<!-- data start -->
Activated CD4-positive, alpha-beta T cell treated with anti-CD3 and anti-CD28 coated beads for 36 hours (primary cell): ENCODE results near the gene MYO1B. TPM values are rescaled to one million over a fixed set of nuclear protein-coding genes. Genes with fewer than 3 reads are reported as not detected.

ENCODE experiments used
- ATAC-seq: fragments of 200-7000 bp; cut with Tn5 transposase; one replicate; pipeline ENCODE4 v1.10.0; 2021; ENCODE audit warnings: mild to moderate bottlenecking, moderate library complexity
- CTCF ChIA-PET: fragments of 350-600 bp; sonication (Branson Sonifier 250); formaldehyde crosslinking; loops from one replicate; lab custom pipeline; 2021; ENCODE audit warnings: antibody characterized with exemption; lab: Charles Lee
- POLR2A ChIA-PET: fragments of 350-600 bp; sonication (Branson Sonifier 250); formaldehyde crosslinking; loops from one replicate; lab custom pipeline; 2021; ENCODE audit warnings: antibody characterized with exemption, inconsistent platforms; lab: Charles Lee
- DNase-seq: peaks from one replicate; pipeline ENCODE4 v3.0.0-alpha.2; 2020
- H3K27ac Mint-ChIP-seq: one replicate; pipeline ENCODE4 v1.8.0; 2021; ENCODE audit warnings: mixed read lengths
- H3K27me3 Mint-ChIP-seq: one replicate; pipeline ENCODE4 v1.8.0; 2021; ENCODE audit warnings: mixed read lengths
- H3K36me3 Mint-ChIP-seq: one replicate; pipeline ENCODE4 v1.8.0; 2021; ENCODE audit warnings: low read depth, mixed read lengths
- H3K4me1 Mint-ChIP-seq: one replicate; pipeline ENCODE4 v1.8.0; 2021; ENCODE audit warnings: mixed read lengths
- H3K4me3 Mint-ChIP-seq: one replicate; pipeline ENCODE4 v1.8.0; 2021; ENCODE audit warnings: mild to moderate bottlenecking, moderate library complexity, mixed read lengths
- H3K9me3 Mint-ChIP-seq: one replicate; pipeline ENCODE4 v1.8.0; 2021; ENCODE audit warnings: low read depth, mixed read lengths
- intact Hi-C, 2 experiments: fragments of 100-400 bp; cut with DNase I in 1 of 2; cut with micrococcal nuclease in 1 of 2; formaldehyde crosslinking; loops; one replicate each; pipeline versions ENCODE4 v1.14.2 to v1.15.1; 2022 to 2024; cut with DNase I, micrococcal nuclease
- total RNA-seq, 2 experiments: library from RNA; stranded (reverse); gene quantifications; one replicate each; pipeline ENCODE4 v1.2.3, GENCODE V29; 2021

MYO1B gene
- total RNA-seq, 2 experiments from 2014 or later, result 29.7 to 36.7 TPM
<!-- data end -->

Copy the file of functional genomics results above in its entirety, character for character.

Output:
Activated CD4-positive, alpha-beta T cell treated with anti-CD3 and anti-CD28 coated beads for 36 hours (primary cell): ENCODE results near the gene MYO1B. TPM values are rescaled to one million over a fixed set of nuclear protein-coding genes. Genes with fewer than 3 reads are reported as not detected.

ENCODE experiments used
- ATAC-seq: fragments of 200-7000 bp; cut with Tn5 transposase; one replicate; pipeline ENCODE4 v1.10.0; 2021; ENCODE audit warnings: mild to moderate bottlenecking, moderate library complexity
- CTCF ChIA-PET: fragments of 350-600 bp; sonication (Branson Sonifier 250); formaldehyde crosslinking; loops from one replicate; lab custom pipeline; 2021; ENCODE audit warnings: antibody characterized with exemption; lab: Charles Lee
- POLR2A ChIA-PET: fragments of 350-600 bp; sonication (Branson Sonifier 250); formaldehyde crosslinking; loops from one replicate; lab custom pipeline; 2021; ENCODE audit warnings: antibody characterized with exemption, inconsistent platforms; lab: Charles Lee
- DNase-seq: peaks from one replicate; pipeline ENCODE4 v3.0.0-alpha.2; 2020
- H3K27ac Mint-ChIP-seq: one replicate; pipeline ENCODE4 v1.8.0; 2021; ENCODE audit warnings: mixed read lengths
- H3K27me3 Mint-ChIP-seq: one replicate; pipeline ENCODE4 v1.8.0; 2021; ENCODE audit warnings: mixed read lengths
- H3K36me3 Mint-ChIP-seq: one replicate; pipeline ENCODE4 v1.8.0; 2021; ENCODE audit warnings: low read depth, mixed read lengths
- H3K4me1 Mint-ChIP-seq: one replicate; pipeline ENCODE4 v1.8.0; 2021; ENCODE audit warnings: mixed read lengths
- H3K4me3 Mint-ChIP-seq: one replicate; pipeline ENCODE4 v1.8.0; 2021; ENCODE audit warnings: mild to moderate bottlenecking, moderate library complexity, mixed read lengths
- H3K9me3 Mint-ChIP-seq: one replicate; pipeline ENCODE4 v1.8.0; 2021; ENCODE audit warnings: low read depth, mixed read lengths
- intact Hi-C, 2 experiments: fragments of 100-400 bp; cut with DNase I in 1 of 2; cut with micrococcal nuclease in 1 of 2; formaldehyde crosslinking; loops; one replicate each; pipeline versions ENCODE4 v1.14.2 to v1.15.1; 2022 to 2024; cut with DNase I, micrococcal nuclease
- total RNA-seq, 2 experiments: library from RNA; stranded (reverse); gene quantifications; one replicate each; pipeline ENCODE4 v1.2.3, GENCODE V29; 2021

MYO1B gene
- total RNA-seq, 2 experiments from 2014 or later, result 29.7 to 36.7 TPM